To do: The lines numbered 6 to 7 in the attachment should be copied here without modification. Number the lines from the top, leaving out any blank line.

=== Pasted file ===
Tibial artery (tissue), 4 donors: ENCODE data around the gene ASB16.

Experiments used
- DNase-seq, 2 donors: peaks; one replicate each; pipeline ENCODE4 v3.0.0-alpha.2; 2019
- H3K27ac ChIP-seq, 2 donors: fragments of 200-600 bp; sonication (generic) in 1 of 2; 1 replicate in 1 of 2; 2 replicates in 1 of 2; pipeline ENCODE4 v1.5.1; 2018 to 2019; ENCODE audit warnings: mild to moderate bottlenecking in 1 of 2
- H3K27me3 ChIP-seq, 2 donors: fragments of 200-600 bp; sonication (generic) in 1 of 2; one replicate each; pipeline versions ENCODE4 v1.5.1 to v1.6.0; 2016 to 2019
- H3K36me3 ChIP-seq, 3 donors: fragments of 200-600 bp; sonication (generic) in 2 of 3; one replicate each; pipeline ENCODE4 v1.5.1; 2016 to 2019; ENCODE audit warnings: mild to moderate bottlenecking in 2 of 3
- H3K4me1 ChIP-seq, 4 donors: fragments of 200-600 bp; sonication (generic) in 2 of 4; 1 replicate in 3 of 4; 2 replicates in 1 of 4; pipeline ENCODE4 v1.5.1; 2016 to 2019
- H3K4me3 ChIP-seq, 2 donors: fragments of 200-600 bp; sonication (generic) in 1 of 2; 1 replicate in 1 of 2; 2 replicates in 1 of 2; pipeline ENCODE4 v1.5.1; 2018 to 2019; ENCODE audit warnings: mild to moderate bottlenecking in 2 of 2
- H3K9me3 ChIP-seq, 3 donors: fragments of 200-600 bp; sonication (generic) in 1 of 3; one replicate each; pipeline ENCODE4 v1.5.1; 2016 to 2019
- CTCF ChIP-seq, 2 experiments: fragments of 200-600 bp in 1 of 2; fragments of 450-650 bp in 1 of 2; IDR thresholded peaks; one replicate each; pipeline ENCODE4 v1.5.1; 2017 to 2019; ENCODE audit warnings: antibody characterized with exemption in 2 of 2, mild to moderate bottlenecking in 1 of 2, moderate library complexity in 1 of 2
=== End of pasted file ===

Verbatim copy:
- H3K36me3 ChIP-seq, 3 donors: fragments of 200-600 bp; sonication (generic) in 2 of 3; one replicate each; pipeline ENCODE4 v1.5.1; 2016 to 2019; ENCODE audit warnings: mild to moderate bottlenecking in 2 of 3
- H3K4me1 ChIP-seq, 4 donors: fragments of 200-600 bp; sonication (generic) in 2 of 4; 1 replicate in 3 of 4; 2 replicates in 1 of 4; pipeline ENCODE4 v1.5.1; 2016 to 2019